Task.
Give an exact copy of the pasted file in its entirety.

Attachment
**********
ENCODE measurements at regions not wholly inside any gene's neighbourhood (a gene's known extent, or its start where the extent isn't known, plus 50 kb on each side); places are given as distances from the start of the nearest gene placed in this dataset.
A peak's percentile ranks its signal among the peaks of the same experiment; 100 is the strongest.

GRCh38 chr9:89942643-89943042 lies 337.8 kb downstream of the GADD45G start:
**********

ENCODE measurements at regions not wholly inside any gene's neighbourhood (a gene's known extent, or its start where the extent isn't known, plus 50 kb on each side); places are given as distances from the start of the nearest gene placed in this dataset.
A peak's percentile ranks its signal among the peaks of the same experiment; 100 is the strongest.

GRCh38 chr9:89942643-89943042 lies 337.8 kb downstream of the GADD45G start: